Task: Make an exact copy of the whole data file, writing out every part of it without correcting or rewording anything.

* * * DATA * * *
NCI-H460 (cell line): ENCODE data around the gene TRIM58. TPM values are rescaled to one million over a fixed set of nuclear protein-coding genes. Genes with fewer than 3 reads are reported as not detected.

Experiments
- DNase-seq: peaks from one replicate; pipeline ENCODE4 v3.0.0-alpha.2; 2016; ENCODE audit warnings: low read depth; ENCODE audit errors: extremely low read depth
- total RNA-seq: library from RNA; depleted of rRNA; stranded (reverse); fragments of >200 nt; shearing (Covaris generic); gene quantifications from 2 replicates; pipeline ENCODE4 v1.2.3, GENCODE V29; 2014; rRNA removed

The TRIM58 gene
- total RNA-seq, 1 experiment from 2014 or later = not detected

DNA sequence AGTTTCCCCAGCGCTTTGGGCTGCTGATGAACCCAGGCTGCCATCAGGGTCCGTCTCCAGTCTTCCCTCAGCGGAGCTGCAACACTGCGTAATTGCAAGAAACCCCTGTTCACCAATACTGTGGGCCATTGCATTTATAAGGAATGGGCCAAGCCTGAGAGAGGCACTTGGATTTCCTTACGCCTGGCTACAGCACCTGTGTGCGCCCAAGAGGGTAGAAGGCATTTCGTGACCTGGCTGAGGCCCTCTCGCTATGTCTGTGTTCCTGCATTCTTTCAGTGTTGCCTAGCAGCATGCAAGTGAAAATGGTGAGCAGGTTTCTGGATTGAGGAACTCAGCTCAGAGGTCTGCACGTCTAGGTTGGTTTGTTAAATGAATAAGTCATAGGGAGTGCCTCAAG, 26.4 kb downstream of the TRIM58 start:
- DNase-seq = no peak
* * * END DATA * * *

NCI-H460 (cell line): ENCODE data around the gene TRIM58. TPM values are rescaled to one million over a fixed set of nuclear protein-coding genes. Genes with fewer than 3 reads are reported as not detected.

Experiments
- DNase-seq: peaks from one replicate; pipeline ENCODE4 v3.0.0-alpha.2; 2016; ENCODE audit warnings: low read depth; ENCODE audit errors: extremely low read depth
- total RNA-seq: library from RNA; depleted of rRNA; stranded (reverse); fragments of >200 nt; shearing (Covaris generic); gene quantifications from 2 replicates; pipeline ENCODE4 v1.2.3, GENCODE V29; 2014; rRNA removed

The TRIM58 gene
- total RNA-seq, 1 experiment from 2014 or later = not detected

DNA sequence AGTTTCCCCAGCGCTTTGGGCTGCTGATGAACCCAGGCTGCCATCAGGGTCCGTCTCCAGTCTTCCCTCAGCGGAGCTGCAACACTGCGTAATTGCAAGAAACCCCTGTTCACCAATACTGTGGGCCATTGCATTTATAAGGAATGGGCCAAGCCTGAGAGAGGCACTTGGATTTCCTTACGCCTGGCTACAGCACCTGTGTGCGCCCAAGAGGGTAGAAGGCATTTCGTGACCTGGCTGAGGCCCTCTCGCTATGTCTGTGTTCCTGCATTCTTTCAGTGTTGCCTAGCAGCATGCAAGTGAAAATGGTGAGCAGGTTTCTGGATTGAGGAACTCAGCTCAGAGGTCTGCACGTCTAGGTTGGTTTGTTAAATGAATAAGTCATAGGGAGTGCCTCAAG, 26.4 kb downstream of the TRIM58 start:
- DNase-seq = no peak